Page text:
Neptune's Brood

Charles Stross
Neptune's Brood Cover

Neptune's Brood


Charles Stross' Neptune's Brood to put it simply is a good read. At the same time it can be a little more complicated than that. It has few flaws, and well the beginning at times can make the story be a little slow. In the end, it makes it worth the read in the end. One major bonus, which I later discovered, that it is a sequel. I did not know this, and well, I am not sure how the first book played out, let alone if it had the same characters, but it did not feel like a sequel, and you could read it without reading the first.

The story takes place several centuries in the future where humanity is, well, near extinction, it feels like not a lot went into explaining other than the fact there are partially machines now. Krina Alizond-114, the main character, is on a search for a sib, a close relative in a sense of the same colony; it is explained as the story goes.

The story is told in two major parts. The travel there, to the alien planet known as Shin-Tethys, makes the first half, where the second half mostly takes place on the planet, looking for the sib and much later towards the end in space.

The travel there at times can seem like it takes a long time and can seem like the journey is one sided and is only about finding the sib. This however is important, since it introduces a lot of key characters that are important in the later half. It makes it well worth it in the end to say the least, and some are more important than the others.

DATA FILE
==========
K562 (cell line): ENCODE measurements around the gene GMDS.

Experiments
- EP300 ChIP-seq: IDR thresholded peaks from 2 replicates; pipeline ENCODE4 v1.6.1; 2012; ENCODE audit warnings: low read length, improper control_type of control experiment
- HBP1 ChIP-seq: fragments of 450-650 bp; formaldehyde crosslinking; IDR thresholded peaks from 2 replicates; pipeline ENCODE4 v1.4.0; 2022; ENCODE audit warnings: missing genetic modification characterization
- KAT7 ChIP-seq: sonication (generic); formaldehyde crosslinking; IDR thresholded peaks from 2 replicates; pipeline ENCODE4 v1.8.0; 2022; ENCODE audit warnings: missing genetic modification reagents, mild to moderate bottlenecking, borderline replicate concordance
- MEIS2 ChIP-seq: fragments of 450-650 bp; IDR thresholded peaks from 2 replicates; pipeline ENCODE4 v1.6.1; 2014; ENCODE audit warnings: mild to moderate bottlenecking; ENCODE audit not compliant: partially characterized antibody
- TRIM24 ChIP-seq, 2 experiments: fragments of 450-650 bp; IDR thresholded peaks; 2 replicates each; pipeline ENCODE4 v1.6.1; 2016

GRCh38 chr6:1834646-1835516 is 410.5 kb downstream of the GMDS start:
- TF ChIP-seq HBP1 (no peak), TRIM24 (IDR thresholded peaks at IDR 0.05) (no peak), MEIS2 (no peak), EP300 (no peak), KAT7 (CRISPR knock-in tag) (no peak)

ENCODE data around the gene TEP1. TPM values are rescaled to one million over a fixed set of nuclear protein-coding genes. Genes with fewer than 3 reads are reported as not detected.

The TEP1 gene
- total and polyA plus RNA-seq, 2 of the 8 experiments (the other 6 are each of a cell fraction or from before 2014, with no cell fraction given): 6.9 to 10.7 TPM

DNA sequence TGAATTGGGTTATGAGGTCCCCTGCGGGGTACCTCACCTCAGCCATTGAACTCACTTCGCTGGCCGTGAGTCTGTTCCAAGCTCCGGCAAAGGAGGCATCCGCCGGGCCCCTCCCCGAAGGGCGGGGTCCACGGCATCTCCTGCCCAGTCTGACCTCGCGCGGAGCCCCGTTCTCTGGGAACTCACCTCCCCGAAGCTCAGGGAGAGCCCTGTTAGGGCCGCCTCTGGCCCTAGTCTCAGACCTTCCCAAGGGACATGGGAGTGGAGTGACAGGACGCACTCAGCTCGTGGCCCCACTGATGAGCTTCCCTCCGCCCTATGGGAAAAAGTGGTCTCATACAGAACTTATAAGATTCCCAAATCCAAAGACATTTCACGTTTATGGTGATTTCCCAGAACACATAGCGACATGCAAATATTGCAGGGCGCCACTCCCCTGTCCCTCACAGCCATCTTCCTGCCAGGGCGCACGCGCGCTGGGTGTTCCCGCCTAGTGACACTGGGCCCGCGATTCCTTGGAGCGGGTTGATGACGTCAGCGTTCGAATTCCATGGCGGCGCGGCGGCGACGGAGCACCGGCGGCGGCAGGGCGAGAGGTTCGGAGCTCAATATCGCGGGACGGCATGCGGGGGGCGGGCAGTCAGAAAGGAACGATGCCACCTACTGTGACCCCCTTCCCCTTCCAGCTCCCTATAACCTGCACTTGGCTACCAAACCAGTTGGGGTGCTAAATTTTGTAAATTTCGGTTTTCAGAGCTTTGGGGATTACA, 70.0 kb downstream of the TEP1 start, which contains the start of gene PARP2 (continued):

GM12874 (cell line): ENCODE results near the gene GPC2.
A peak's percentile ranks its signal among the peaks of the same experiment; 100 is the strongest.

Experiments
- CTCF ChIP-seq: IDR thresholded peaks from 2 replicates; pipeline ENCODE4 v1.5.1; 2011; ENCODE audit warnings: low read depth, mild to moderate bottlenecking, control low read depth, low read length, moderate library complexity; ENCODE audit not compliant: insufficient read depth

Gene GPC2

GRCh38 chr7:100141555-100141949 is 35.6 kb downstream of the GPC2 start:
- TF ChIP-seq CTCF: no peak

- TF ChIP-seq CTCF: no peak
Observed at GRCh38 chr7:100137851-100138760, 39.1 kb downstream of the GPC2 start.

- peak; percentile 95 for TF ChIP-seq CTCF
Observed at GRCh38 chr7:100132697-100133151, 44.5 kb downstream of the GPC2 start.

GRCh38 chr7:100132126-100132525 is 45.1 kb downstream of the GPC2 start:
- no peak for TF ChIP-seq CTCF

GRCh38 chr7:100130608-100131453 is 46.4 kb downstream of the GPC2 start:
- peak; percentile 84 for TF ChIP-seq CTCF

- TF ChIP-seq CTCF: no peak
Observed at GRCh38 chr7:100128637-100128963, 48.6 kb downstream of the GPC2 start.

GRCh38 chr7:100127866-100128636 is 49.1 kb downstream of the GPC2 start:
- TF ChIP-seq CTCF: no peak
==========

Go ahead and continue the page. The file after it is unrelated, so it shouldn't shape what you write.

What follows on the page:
The second half, after there is a prelude that plays a major turn in the story and the true reason for the journey itself. This redeems the first half and gives more detail on what is really happening. The story switches up and focuses down onto what the journey really is, and without going into spoiler territory deals with money and finances. This helps boost the suspense, and the questioning of what is really going on as more and more pieces that Krina left out about what she is going and why. It is very interesting to the end.

The second half is very well written, but there are still flaws. It is not in terms of plot really. At times when it comes to passing it can seem a bit slow, this is mostly in the first half, but not really at the same time. That is not the main problem. The more of a problem that was found was more of when it came to describing the planets, or the large amounts of information about finances that disrupted the flow of the story. It is important, and there is really no way around the information dump when it came to the finances, which was a major part of the story and required all this information. The descriptions of the planets, and spaceships in some cases, interrupted it by having the main character, Krina telling us, mid-way through a scene to tell us what the area is like. The detail of the places are brilliant, yet, how it interrupted the flow by having Krina or someone else in other cases explain, could have been done in a different way. Then at times it can switch to a different persons' perspective or switch to an earlier without saying, although one can catch on fairly quickly early on in the first half this can catch a person off guard. The flaws do not make an appearance that much, it is just sometimes they can stand out, which can be good in order to understand the situation more, but they do contribute to the story in major ways.

Charles Stross' Neptune's Brood was a good read. For someone who, for starters, did not know it was a sequel, it could be read without reading the one before it. Also as someone who has read more fantasy genre novels then science fiction, it is still worth reading and was enjoyable to the end.